"I have been treated for five different cancer diagnoses. Some would call me a survivor. I call me lucky," observes CFAH President Jessie Gruman. Jessie recently released a series of posts on What I Wish I'd Known Earlier About Cancer Survivorship, lessons learned over the years about the unique needs and responsibilities of those who have been diagnosed and treated for cancer. Here are some thoughts from other survivors:
In Skin in the Game, patient advocate and health care writer Eve Harris says, "Cancer changed my life, but it doesn't define it – please don't call me a survivor." Instead, she says, "What I am is eight and a half years post-breast cancer with no evidence of disease. My prognosis is good. I feel healthy and my care providers seem to agree I'm in good shape."
"For millions of cancer survivors, while each day is special, some days are anxiety-producing. For me it's when I have a strange ache or pain. I rarely tell Esther, but I worry. For almost everyone it's on days when we are having a 'checkup.' The worry is, is this the day another shoe will drop?" Andrew Schorr, a patient advocate who was diagnosed with chronic lymphocytic leukemia in 1996, recalls his fears post-cancer treatment in Cancer Survivorship and Fear.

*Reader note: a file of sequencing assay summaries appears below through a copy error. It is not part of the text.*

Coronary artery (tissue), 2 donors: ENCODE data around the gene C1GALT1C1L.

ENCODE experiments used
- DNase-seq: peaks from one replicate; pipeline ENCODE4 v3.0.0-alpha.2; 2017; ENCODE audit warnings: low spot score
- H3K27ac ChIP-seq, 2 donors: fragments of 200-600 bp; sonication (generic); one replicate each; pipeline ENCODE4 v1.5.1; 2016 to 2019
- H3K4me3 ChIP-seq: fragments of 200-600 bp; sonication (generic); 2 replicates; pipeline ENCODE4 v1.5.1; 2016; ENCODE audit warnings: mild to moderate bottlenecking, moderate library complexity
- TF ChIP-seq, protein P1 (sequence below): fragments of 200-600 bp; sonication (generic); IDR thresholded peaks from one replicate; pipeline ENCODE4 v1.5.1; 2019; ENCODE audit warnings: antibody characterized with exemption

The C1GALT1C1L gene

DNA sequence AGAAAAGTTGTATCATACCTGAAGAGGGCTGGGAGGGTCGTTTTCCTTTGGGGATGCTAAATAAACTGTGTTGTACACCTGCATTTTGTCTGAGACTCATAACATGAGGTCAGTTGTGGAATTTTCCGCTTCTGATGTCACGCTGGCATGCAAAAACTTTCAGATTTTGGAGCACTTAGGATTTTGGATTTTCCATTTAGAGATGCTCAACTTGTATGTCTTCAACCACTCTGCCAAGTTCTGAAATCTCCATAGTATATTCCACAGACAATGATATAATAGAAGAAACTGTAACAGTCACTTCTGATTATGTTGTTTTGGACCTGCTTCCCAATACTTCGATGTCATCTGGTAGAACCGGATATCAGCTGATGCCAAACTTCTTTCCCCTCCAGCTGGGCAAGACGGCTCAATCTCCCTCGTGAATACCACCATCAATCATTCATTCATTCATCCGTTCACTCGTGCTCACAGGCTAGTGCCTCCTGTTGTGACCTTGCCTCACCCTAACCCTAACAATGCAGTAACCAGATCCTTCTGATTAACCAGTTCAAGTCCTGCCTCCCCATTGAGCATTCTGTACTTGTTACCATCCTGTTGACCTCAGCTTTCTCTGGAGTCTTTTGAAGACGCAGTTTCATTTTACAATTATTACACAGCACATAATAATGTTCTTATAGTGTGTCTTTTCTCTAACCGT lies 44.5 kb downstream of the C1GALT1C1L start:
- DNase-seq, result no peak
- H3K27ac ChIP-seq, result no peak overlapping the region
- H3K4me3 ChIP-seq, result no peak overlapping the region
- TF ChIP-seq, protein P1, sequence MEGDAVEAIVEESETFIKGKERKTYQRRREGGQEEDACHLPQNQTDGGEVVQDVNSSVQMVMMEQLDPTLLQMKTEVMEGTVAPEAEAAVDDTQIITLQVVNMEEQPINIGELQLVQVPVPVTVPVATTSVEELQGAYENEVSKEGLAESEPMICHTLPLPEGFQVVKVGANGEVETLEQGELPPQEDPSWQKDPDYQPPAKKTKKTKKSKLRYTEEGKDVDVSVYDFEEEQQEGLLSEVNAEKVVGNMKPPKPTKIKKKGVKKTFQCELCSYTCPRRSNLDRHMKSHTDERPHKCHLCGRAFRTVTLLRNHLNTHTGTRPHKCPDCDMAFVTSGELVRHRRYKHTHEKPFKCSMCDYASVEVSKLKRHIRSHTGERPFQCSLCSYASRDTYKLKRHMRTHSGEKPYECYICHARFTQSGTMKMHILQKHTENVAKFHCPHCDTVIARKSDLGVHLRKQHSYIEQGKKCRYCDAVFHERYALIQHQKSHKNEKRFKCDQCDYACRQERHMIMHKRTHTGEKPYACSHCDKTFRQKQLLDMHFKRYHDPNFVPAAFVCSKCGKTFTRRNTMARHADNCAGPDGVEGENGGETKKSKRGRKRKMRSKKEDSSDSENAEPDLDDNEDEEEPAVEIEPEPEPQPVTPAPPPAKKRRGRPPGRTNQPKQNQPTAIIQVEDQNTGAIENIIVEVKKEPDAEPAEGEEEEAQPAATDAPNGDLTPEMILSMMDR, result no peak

Susan Zager, founder of Advocates for Breast Cancer, describes her lingering apprehensiveness in My Life Will Never Be Normal: "While I am thrilled that I currently have no evidence of disease, I am concerned that those with metastatic breast cancer have sometimes been lost in the sea of pink survivors. I was prescribed tamoxifen after my cancer recurred five years ago (and have tolerated the drug), but I live with the knowledge that my cancer could eventually become metastatic."